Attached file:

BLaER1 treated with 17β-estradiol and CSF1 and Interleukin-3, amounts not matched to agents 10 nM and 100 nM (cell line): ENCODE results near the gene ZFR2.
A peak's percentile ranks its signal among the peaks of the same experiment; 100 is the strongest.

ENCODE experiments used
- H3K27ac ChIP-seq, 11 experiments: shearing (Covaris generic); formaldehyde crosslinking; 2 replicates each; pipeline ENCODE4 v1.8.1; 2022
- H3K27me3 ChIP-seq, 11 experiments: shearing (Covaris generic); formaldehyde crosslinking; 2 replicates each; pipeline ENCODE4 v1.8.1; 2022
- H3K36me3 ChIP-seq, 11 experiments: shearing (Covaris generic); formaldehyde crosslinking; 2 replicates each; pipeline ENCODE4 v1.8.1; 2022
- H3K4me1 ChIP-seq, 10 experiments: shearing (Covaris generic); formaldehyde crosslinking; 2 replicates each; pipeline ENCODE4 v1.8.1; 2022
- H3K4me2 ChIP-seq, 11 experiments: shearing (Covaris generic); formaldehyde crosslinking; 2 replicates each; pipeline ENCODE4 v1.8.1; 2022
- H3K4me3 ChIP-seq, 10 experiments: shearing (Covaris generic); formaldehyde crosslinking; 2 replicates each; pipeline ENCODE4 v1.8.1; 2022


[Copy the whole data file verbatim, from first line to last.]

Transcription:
BLaER1 treated with 17β-estradiol and CSF1 and Interleukin-3, amounts not matched to agents 10 nM and 100 nM (cell line): ENCODE results near the gene ZFR2.
A peak's percentile ranks its signal among the peaks of the same experiment; 100 is the strongest.

ENCODE experiments used
- H3K27ac ChIP-seq, 11 experiments: shearing (Covaris generic); formaldehyde crosslinking; 2 replicates each; pipeline ENCODE4 v1.8.1; 2022
- H3K27me3 ChIP-seq, 11 experiments: shearing (Covaris generic); formaldehyde crosslinking; 2 replicates each; pipeline ENCODE4 v1.8.1; 2022
- H3K36me3 ChIP-seq, 11 experiments: shearing (Covaris generic); formaldehyde crosslinking; 2 replicates each; pipeline ENCODE4 v1.8.1; 2022
- H3K4me1 ChIP-seq, 10 experiments: shearing (Covaris generic); formaldehyde crosslinking; 2 replicates each; pipeline ENCODE4 v1.8.1; 2022
- H3K4me2 ChIP-seq, 11 experiments: shearing (Covaris generic); formaldehyde crosslinking; 2 replicates each; pipeline ENCODE4 v1.8.1; 2022
- H3K4me3 ChIP-seq, 10 experiments: shearing (Covaris generic); formaldehyde crosslinking; 2 replicates each; pipeline ENCODE4 v1.8.1; 2022